NEWS: These are your one-owner barn finds for 2028

A new study has revealed which cars are bought new and kept by their original owners the longest. So, if you’re looking for a well-preserved one-owner car in 2028, this is what you’re likely to find. The good news is, all but one on the top 15 list is Japanese, with Toyota comprising a full two-thirds of it. There is, however, some bad news.

The list, compiled by research firm ISeeCars, shows that the people who keep their cars for 15 years or more absolutely love crossovers, minivans, and trucks. If you simply adore the first-gen Toyota Highlander then you’re in luck. Personally, I might pick up a 2017 Sienna SE with the quick-shifting 8-speed automatic in 2042. Hopefully, there’s some Forester X/T turbos in to be barn found as well. Trucks like the Tundra, Tacoma, and Frontier will always have some semblance of cool, but the rest of the list isn’t exactly awe-inspiring.

  1. Toyota Highlander
  2. Toyota Sienna
  3. Toyota Tundra
  4. Toyota Prius
  5. Toyota RAV4
  6. Honda Odyssey
  7. Toyota Sequoia
  8. Toyota Tacoma
  9. Honda CR-V
  10. Toyota Avalon
  11. Acura MDX
  12. Toyota Camry
  13. Subaru Forester
  14. Nissan Frontier
  15. Volkswagen Golf


However, it makes sense that popular selling models would rank at the top of the list. Perhaps ISeeCars should compile a different list, one that ranks the top 15 cars whose original owners keep them for 15-plus years as a percentage of how many were actually sold. That would turn a survey of cold, hard stats into a show of how beloved those cars really are.

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11 Responses to NEWS: These are your one-owner barn finds for 2028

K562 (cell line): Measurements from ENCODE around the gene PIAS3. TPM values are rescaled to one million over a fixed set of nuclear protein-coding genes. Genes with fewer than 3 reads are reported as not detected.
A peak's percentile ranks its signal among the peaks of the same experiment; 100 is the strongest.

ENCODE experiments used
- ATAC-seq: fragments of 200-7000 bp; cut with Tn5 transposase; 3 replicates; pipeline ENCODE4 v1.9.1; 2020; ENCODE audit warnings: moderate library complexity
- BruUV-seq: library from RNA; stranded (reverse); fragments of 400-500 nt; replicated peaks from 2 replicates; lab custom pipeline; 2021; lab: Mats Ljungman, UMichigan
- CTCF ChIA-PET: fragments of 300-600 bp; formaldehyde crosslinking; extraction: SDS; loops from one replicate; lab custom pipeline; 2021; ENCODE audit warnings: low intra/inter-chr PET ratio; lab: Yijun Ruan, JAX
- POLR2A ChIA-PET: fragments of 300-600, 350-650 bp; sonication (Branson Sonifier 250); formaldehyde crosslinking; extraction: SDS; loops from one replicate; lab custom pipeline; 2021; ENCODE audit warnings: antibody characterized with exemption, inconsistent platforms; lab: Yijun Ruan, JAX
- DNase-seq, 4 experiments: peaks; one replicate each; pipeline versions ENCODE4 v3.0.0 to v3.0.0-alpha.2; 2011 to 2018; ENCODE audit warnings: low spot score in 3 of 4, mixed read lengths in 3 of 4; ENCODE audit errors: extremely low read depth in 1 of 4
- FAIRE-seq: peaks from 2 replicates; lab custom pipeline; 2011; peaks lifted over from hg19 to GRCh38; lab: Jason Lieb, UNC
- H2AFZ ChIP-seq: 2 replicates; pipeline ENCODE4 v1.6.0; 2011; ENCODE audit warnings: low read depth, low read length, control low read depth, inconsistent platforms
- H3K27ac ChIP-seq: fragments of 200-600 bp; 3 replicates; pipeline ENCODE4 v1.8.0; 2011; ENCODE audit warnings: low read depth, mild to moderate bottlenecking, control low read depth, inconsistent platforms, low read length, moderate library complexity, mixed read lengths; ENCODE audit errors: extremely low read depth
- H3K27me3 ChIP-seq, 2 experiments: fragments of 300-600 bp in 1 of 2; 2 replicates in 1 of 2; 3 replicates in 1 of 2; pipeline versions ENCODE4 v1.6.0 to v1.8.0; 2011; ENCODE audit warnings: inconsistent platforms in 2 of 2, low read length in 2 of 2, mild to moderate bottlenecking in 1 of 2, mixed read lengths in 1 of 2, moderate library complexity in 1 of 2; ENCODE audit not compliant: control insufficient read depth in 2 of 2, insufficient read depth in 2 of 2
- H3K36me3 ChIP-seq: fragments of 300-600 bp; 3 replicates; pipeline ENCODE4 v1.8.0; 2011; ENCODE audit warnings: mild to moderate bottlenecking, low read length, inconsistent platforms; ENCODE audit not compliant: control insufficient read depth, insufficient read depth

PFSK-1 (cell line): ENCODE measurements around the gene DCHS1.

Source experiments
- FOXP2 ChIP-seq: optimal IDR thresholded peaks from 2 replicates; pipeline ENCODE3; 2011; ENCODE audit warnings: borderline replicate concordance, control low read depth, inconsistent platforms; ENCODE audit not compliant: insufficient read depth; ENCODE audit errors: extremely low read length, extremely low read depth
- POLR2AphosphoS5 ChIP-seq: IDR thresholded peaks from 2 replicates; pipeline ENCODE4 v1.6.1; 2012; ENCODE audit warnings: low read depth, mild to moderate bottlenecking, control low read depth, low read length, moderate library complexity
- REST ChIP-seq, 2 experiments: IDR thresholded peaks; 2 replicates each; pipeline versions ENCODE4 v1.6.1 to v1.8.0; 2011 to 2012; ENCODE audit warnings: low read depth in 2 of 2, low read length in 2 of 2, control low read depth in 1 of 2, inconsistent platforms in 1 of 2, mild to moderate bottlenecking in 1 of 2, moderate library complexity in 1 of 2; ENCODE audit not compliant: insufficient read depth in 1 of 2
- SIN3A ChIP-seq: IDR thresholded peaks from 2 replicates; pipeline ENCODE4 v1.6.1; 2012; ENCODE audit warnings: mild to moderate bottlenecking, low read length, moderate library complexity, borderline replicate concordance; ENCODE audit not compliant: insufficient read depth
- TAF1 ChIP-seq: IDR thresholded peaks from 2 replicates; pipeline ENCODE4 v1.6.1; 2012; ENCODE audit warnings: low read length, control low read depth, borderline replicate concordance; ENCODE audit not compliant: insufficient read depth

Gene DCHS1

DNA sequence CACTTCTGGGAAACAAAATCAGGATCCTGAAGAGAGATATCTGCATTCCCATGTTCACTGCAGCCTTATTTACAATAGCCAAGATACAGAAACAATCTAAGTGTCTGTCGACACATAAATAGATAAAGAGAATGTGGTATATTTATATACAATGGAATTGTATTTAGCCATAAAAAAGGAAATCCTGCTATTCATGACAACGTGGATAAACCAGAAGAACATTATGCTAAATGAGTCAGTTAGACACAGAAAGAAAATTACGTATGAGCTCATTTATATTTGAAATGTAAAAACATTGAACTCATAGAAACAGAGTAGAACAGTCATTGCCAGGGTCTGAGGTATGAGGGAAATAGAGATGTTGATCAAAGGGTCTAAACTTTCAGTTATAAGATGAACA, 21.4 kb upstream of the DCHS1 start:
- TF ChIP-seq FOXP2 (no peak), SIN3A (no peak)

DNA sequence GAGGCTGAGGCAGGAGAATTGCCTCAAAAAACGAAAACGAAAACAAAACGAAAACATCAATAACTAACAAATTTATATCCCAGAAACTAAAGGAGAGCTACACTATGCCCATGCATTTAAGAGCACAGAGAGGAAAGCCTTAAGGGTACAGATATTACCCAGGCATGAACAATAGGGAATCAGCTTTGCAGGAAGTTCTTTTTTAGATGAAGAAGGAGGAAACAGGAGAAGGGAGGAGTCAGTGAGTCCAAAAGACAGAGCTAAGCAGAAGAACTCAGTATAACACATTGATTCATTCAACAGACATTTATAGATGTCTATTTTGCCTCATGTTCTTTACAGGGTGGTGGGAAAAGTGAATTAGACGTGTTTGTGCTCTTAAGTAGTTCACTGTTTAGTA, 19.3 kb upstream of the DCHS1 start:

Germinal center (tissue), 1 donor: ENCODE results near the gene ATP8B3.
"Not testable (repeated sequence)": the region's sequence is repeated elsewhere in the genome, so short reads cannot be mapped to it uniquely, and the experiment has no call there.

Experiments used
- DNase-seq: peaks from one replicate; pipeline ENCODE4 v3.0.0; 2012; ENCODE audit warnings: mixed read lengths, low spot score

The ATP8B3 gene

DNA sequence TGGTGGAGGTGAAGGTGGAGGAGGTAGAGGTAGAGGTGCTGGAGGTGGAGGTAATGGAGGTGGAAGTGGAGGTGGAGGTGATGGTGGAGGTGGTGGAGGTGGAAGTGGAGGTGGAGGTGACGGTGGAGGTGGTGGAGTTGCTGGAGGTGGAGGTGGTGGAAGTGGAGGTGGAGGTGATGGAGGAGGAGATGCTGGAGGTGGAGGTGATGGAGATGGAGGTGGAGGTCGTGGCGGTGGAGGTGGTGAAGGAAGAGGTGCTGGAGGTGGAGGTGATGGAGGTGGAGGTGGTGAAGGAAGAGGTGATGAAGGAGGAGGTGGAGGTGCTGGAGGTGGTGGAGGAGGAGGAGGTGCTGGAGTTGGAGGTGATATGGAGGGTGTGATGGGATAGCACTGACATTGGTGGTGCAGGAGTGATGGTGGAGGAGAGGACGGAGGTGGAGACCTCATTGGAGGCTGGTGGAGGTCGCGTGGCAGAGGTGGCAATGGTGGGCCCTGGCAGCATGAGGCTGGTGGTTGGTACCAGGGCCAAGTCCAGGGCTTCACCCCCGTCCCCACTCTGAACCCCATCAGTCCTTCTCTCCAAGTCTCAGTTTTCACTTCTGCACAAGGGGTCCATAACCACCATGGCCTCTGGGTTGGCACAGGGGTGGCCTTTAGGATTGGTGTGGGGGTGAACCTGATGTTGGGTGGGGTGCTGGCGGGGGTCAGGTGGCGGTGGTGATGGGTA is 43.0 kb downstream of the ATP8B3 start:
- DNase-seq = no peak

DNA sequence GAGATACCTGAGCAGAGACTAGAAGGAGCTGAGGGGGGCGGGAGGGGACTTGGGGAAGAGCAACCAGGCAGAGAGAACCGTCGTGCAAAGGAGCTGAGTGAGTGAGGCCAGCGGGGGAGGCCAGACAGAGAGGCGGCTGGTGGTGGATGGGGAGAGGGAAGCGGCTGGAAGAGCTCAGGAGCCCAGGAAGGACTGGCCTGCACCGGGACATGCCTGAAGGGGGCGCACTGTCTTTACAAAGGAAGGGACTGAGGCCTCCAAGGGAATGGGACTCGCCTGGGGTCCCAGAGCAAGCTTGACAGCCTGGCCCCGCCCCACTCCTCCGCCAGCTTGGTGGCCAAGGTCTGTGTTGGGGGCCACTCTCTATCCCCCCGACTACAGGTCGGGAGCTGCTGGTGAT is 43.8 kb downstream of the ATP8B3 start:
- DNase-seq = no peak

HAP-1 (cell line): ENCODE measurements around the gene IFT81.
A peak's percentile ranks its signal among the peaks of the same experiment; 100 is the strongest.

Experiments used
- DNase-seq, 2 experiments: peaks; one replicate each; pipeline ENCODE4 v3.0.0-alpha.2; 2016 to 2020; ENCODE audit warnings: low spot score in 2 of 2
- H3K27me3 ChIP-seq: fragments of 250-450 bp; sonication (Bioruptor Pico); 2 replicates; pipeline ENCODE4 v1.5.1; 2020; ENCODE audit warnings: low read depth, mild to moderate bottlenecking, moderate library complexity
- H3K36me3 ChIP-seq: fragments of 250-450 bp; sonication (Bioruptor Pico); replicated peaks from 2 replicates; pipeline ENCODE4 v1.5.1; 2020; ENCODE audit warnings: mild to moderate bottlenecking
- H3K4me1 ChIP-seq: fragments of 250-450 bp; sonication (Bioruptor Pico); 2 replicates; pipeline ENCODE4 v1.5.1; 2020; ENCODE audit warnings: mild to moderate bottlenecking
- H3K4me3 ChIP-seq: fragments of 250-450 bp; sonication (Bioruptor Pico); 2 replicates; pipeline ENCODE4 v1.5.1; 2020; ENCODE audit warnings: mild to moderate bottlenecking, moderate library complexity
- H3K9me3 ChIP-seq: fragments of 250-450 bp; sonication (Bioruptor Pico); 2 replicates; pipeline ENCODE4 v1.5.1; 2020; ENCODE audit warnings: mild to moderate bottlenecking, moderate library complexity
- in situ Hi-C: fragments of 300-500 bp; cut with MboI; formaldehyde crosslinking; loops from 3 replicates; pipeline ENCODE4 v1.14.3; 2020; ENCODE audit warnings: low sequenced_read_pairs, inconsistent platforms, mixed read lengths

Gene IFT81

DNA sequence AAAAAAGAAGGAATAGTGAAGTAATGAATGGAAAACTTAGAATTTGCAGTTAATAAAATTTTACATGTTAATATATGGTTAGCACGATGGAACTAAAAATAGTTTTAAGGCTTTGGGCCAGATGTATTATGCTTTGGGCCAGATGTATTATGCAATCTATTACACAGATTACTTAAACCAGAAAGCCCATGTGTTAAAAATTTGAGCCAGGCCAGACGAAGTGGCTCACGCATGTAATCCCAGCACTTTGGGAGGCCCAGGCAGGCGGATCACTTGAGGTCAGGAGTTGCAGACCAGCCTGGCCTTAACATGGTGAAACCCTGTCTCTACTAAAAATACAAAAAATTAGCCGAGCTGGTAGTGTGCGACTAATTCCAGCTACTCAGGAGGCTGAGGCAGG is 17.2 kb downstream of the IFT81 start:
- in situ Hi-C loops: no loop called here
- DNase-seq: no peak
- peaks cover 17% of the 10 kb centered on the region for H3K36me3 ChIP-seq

1. BlitzPig says:

    The future is bleak…

  2. mister k says:

    sienna?!?! pos everybody dumps as soon as they can

    • Mazdax605 says:

      Not true. We’ve had our 06 since Jan 07, and now it’s my daily. I love this car!! It’s no POS either. Maybe one of teh best built cars we’ve ever owned.

  3. Randy says:

    Thinking that they’re all either family-oriented, or utility-minded. You use the sports car to “meet people,” then when you get married and have a kid or 2, time to trade it in and get the family hauler, and keep that budget under control. That means hanging on to it.

    The downside is that, much like the station wagons of the past, by the time they get traded in, or put up for sale, they’re more likely to be pretty chewed up – especially the interior pieces.

    Trucks that are kept go hunting, and hauling, and off-roading, so they probably don’t get turned back out as often as cars, and get pretty well abused. I’d think the biggest “issues” would be the body/suspension/mechanical, so the repairs and restorations hopefully would be easier.

    Plus, there really isn’t all that much of “sports car” on the market anymore…

  4. Jason Ward says:

    Thinking of your international market, can you caption the pics in stories like this with make and model?
    I have no idea what the silver wagon is but looks to me like a Subaru with a Toyota badge on the grill

  5. SHC says:

    I don’t foresee ISeeCars being a credible research firm if this is their best work.

  6. Nigel says:

    Still trying to think of a comment…

  7. Chet Manley says:

    I can only imagine the joy of replacing the intake manifold on a VW GTI 2.0T in 2048.

  8. Bob Cold says:

    That is a total troll website list lol!!

  9. Matchthebox says:

    I love the 1st gen highlander and surprise that no die cast company had made this model yet.

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